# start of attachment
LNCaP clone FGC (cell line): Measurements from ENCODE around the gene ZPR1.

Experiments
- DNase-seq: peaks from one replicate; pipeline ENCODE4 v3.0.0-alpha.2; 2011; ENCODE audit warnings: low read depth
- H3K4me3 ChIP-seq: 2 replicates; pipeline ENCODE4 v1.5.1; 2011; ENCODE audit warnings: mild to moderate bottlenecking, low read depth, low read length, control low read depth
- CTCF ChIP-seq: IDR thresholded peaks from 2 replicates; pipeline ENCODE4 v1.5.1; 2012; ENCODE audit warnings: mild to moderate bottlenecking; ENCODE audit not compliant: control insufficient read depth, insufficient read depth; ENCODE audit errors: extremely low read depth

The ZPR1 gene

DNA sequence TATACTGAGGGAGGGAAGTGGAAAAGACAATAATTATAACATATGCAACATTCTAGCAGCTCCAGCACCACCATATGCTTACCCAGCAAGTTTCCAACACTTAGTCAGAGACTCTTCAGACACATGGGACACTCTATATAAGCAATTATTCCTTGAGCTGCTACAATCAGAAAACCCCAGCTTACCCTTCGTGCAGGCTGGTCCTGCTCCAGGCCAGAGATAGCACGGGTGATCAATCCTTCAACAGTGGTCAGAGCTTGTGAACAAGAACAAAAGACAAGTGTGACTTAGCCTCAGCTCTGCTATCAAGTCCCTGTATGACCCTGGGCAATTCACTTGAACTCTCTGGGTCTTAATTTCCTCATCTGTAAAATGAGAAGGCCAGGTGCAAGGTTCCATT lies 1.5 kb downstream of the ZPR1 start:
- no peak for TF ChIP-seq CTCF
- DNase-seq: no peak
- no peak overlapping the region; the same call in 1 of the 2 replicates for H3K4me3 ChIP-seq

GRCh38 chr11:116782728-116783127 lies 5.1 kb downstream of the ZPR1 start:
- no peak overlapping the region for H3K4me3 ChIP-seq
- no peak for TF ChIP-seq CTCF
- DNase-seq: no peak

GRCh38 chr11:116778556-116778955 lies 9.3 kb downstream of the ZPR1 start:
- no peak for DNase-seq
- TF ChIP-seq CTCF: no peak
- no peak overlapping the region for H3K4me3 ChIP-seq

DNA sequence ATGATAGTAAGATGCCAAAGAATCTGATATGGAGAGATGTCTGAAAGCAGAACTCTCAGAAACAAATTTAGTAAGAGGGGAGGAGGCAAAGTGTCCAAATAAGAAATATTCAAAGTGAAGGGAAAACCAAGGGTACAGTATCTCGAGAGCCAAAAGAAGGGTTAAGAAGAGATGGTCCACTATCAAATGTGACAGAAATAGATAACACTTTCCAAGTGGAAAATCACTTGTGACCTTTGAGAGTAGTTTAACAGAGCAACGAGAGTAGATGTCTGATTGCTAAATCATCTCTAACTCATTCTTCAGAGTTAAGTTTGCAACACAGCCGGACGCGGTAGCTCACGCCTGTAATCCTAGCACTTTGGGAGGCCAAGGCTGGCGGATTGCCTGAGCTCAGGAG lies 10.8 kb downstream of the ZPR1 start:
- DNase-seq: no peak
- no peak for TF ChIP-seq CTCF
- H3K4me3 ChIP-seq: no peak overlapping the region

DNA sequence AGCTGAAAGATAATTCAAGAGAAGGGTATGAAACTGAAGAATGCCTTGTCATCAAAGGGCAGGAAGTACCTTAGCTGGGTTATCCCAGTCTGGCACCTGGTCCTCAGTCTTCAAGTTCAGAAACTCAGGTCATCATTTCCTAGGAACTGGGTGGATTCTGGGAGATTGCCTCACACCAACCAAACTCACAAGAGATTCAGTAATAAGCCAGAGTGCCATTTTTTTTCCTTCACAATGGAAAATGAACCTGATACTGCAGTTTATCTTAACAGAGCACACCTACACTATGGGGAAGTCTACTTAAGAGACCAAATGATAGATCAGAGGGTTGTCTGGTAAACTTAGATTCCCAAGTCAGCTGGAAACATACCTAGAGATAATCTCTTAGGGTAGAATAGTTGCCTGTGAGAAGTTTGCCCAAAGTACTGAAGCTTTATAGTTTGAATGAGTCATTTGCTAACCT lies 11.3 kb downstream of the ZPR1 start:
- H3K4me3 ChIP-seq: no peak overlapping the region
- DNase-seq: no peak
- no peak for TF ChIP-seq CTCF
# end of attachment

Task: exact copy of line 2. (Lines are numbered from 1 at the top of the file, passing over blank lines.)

Experiments